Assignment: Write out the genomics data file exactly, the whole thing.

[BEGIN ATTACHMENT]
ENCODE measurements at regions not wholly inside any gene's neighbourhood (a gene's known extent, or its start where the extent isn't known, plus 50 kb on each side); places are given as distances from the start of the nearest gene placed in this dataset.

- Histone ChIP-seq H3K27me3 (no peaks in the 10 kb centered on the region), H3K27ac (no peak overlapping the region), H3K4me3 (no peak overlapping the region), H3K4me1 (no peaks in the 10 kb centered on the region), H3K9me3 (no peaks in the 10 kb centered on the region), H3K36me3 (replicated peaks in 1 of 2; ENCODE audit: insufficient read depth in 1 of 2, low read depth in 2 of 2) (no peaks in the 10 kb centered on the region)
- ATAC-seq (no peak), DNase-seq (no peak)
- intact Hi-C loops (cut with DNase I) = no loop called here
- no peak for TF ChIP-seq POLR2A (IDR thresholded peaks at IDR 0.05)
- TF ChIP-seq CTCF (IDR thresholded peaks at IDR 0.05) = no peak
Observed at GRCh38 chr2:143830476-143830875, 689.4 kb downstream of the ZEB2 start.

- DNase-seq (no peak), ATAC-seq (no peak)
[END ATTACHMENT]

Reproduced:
ENCODE measurements at regions not wholly inside any gene's neighbourhood (a gene's known extent, or its start where the extent isn't known, plus 50 kb on each side); places are given as distances from the start of the nearest gene placed in this dataset.

- Histone ChIP-seq H3K27me3 (no peaks in the 10 kb centered on the region), H3K27ac (no peak overlapping the region), H3K4me3 (no peak overlapping the region), H3K4me1 (no peaks in the 10 kb centered on the region), H3K9me3 (no peaks in the 10 kb centered on the region), H3K36me3 (replicated peaks in 1 of 2; ENCODE audit: insufficient read depth in 1 of 2, low read depth in 2 of 2) (no peaks in the 10 kb centered on the region)
- ATAC-seq (no peak), DNase-seq (no peak)
- intact Hi-C loops (cut with DNase I) = no loop called here
- no peak for TF ChIP-seq POLR2A (IDR thresholded peaks at IDR 0.05)
- TF ChIP-seq CTCF (IDR thresholded peaks at IDR 0.05) = no peak
Observed at GRCh38 chr2:143830476-143830875, 689.4 kb downstream of the ZEB2 start.

- DNase-seq (no peak), ATAC-seq (no peak)